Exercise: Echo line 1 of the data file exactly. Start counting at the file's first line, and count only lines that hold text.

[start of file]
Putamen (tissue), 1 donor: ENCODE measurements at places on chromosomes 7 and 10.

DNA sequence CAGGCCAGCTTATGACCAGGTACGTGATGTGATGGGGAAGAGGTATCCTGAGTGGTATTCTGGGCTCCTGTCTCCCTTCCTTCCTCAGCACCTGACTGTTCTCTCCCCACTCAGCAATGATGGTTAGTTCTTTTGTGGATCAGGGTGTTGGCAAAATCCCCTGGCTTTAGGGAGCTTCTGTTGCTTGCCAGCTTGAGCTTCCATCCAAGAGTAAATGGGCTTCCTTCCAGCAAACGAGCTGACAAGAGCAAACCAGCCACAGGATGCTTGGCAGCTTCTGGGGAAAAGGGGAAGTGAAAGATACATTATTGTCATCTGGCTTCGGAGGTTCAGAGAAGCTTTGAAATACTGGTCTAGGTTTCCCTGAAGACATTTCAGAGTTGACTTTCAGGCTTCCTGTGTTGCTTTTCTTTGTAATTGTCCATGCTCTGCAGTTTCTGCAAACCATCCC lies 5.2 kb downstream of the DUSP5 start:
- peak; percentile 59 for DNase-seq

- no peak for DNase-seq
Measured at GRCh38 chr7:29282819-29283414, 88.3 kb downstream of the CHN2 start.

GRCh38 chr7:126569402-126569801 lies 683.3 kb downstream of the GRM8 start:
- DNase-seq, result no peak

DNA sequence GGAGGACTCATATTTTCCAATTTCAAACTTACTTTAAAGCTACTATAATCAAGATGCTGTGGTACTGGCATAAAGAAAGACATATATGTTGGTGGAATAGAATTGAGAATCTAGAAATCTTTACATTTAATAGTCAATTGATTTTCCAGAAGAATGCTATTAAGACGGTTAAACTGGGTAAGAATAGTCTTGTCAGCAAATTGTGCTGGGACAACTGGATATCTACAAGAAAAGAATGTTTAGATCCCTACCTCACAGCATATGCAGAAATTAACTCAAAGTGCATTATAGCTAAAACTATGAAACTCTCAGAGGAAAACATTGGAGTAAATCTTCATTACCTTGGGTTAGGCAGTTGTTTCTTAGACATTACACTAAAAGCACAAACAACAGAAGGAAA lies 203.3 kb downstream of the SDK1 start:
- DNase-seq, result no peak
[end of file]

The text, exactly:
Putamen (tissue), 1 donor: ENCODE measurements at places on chromosomes 7 and 10.